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Chicago's bail reforms may not have had the rosy outcomes indicated by a top county judge's analysis, which independent researchers say is downplaying the new crimes that have resulted from allowing defendants to await trial outside of jail.
Those are the results of an analysis by a group of Chicago Tribune reporters in a new investigative piece as well as a just-published data analysis paper by University of Utah professors Paul Cassell and Richard Fowles.
In 2017, Cook County Chief Judge Timothy Evans implemented an order reforming how the Chicago area courts handled pretrial detention. The goal was to reduce the demands for cash bail, which tend to keep people trapped behind bars on the basis of poverty rather than risk. Cook County met its goal of detaining fewer defendants before their trials. The number of defendants who secured pretrial release between 2016 and 2018 jumped from 71.6 percent to 80.5 percent. When cash bail was ordered, the amount demanded was much lower than before. Cook County's jail population dropped from 7,443 to less than 6,000.
Last May, Evans released a report that showed releasing more defendants from jail did not put the community at greater risk of crime. A high proportion of defendants (83 percent) charged with felonies and released under the new system returned to court as ordered and did not commit new crimes while released. In all, Evans' report painted a positive picture that matched the narrative of those who support bail reform: That court systems in Cook County were accurately sorting defendants based on the risk they posed to public safety and their likelihood of showing up to trial, rather than simply leaving everyone in jail simply because they couldn't afford to pay what the courts ordered.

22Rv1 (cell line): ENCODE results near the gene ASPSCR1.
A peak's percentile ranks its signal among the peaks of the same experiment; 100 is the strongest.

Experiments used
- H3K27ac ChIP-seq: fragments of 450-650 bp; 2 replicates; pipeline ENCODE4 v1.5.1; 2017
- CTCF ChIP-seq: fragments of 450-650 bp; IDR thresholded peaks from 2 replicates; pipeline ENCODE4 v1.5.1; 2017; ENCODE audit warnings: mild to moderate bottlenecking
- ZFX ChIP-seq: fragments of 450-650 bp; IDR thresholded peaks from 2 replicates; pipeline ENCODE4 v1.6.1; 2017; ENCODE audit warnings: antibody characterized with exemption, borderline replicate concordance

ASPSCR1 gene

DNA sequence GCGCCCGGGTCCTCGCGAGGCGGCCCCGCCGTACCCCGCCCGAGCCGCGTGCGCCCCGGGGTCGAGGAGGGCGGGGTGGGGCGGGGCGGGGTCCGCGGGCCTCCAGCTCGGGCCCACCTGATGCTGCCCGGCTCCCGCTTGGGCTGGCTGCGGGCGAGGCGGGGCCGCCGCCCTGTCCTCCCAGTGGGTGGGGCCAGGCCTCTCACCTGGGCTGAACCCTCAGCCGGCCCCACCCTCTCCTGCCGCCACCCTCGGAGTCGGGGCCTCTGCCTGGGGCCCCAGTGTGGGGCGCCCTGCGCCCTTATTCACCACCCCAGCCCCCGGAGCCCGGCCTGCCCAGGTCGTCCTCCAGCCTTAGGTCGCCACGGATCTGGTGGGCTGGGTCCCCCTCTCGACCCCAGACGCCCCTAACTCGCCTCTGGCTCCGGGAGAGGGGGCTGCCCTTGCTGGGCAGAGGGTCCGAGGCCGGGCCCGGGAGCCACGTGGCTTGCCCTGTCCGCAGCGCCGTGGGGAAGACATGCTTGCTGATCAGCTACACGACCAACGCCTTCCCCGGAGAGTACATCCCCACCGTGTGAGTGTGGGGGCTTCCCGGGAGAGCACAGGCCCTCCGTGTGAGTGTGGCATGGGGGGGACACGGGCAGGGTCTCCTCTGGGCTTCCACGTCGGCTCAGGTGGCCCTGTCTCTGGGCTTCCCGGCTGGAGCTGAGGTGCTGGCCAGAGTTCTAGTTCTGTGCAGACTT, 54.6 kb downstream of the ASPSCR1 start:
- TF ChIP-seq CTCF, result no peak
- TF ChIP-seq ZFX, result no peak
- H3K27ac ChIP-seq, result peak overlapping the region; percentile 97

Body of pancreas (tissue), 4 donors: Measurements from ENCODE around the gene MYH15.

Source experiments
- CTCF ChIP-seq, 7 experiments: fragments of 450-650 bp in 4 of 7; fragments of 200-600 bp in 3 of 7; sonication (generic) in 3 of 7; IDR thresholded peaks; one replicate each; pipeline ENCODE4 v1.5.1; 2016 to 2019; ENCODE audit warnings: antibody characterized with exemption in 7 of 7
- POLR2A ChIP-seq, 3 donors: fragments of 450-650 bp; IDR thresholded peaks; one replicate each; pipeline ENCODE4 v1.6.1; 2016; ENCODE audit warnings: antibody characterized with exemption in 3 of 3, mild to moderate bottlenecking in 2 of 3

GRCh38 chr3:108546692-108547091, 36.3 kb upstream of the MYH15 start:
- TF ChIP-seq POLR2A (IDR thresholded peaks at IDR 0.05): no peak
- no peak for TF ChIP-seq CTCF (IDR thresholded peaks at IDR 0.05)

But further examination of Evans' data paints a less rosy picture. Last week, The Chicago Tribune reported that Evans' report left out hundreds of violent crime charges filed after the bail reforms were implemented. The reporters say he did this by including certain violent crimes (murder, attempted murder, non-negligent manslaughter, forcible rape, robbery, and aggravated battery) and excluding incidents like domestic violence, assault with a deadly weapon, battery, reckless homicide, and others. If Evans' report had included all these other crimes, the Chicago Tribune calculates the number of violent crimes allegedly committed by released defendants would jump from 147 to 578. The largest chunk of these charges—231 of them—were for domestic battery.
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